- China is the economy with the largest and most dynamic demand for steel. In 2016, China already consumed 45 percent of global steel production with 728 million tons.
- In a global comparison, China has the most extensive steel industry, including the planning and construction of steelworks, suppliers, production and operation or research into new technologies.
- The Chinese steel industry can fall back on the world's largest pool of skilled workers, among other things due to numerous metallurgical universities.
- China's steel industry has state-of-the-art technologies. More than half of the production facilities are also of an advanced level on an international scale.
- China's iron and steel industry has the world's fastest and most punctual service system.
Since no other countries and regions with more than a billion inhabitants would industrialize and urbanize at such a rapid rate, the author expects the People's Republic to lead the global steel industry for at least a hundred years.
Subsidies, dumping prices and overcapacity
Despite the large production capacity, China is only the sixth largest importer of rolled steel to the EU after Russia, Turkey, Ukraine, South Korea and India. According to figures from the German Steel Federation, Russia imported 7.3 million tons of rolled steel into the EU in 2019, almost four times as much as China. Nevertheless, China has been criticized for years. According to the Steel Federation, the People's Republic grants sales tax reductions on exports, it subsidizes domestic industry and it levies import duties. In addition, in 2019 the country left the Global Forum on Steel Excess Capacity (GFSEC) founded by the G20, which was supposed to remedy deficiencies such as WTO-negative subsidies and dumping prices in the global steel market as part of a dialogue between the steel-producing countries. In the Steel Action Plan, the German government is even considering a joint approach by steel producing countries, which are particularly suffering from overproduction, should China not return to the table of the GFSEC.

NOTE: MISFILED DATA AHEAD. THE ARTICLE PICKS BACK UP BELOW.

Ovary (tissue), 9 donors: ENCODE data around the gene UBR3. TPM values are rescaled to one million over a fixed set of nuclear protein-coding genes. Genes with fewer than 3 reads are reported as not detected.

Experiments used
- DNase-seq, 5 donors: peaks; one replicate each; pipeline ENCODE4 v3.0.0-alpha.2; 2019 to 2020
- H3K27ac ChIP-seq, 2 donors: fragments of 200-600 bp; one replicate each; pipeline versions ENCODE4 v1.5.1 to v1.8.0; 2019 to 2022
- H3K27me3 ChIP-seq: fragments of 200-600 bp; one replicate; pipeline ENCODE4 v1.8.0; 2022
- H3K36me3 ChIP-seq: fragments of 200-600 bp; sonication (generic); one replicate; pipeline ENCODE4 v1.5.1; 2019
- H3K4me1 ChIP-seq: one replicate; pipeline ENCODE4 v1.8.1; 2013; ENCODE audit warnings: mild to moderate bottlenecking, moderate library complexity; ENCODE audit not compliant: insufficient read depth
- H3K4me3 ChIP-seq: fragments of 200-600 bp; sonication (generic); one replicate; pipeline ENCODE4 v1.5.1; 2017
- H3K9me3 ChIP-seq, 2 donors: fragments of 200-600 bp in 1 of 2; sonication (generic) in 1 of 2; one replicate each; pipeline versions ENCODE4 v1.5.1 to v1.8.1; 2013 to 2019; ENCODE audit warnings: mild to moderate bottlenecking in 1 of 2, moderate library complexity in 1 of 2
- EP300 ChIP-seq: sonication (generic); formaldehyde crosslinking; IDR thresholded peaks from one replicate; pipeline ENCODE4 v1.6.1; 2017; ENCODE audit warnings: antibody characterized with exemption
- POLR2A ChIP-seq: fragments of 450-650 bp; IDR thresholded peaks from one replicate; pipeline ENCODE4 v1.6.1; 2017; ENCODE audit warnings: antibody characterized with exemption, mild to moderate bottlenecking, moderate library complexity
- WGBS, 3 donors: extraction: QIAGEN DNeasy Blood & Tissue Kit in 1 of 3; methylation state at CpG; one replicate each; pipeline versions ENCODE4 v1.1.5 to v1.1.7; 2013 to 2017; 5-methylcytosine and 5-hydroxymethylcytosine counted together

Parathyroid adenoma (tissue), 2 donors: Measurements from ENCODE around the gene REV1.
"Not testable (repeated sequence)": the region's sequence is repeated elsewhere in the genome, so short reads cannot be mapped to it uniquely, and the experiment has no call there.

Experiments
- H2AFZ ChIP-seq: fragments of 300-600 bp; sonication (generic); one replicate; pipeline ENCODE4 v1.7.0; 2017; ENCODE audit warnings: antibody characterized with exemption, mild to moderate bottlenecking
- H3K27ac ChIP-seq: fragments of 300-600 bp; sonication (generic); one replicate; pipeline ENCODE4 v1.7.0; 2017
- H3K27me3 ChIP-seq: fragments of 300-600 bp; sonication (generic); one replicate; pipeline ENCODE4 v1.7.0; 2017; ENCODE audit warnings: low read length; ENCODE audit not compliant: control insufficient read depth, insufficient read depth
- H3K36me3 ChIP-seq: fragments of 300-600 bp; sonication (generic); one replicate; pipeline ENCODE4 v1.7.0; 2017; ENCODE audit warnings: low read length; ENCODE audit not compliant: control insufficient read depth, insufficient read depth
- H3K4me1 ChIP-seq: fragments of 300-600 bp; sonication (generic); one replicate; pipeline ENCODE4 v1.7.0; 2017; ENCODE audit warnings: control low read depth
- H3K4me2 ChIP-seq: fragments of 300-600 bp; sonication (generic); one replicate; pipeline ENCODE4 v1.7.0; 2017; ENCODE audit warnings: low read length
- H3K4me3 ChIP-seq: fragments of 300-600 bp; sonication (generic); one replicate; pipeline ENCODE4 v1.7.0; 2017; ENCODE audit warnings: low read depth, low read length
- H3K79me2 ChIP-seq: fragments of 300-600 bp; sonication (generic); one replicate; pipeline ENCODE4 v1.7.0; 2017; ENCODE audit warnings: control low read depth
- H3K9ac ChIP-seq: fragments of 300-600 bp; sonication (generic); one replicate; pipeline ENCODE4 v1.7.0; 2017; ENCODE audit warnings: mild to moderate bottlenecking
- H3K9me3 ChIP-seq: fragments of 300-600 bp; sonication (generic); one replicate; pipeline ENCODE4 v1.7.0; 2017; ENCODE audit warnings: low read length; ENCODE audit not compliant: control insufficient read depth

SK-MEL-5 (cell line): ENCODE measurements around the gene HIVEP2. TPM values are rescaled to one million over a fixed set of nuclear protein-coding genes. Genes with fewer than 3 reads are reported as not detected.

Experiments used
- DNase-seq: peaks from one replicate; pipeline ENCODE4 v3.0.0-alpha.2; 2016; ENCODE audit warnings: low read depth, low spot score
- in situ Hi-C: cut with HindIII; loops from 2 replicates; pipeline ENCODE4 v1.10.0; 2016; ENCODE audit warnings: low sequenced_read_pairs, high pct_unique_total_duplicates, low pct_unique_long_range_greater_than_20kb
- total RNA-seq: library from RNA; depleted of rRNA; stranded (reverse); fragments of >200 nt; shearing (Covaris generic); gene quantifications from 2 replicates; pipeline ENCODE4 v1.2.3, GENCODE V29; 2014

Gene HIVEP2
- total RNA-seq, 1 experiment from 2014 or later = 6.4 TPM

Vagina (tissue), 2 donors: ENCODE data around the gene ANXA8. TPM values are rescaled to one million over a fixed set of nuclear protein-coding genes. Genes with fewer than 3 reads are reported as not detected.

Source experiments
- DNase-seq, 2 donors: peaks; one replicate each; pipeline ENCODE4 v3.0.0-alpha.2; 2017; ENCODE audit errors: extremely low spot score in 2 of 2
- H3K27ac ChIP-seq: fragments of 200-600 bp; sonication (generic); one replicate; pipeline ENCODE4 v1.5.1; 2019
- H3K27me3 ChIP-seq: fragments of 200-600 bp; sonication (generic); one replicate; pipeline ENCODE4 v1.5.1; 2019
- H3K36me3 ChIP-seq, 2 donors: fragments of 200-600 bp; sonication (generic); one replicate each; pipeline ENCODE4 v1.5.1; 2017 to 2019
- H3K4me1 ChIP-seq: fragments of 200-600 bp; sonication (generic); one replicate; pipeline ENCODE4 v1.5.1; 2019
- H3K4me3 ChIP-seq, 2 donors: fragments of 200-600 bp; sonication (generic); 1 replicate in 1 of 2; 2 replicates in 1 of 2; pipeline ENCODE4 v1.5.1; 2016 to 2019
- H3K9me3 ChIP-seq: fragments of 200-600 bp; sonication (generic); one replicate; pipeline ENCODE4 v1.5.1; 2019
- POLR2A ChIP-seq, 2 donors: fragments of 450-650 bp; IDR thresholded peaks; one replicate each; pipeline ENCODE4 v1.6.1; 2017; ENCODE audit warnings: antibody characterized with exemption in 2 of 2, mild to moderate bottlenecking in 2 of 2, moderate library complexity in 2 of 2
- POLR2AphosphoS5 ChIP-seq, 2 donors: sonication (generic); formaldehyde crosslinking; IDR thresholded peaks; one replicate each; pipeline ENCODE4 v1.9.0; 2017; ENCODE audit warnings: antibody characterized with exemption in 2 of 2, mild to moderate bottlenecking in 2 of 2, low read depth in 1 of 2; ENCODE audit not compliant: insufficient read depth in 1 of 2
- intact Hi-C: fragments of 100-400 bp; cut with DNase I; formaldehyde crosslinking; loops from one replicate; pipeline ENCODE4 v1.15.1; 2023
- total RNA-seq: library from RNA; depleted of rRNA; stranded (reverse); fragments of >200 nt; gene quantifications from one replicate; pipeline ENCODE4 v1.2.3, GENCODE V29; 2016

The problem of overcapacity is a general one in the global steel industry. According to the OECD, global overcapacities were already 737 million tons in 2016. For comparison: Germany produced 42 million tons of steel in 2016. The World Steel Association is anticipating a long-term increase in demand of one percent a year. At the same time, however, numerous countries are investing in a further expansion of their capacity that exceeds the growth in demand. According to the OECD, capacities increased by 1.5 percent in 2019 alone, and another two to three percent could be added in the period up to 2022.
The fact that existing overcapacities are difficult to reduce has solid economic and political reasons, as Roland Döhrn in his article Steel crisis reloaded? Situation and prospects for the German steel industry for the economic service 1/20 explained. Steel production is very capital intensive. The high sunk costs induce steel companies to use existing systems for as long as possible and to utilize them to the full. In addition, steelworks are often located in structurally weak regions, which is why politicians try to avoid closings of locations and the loss of several thousand jobs.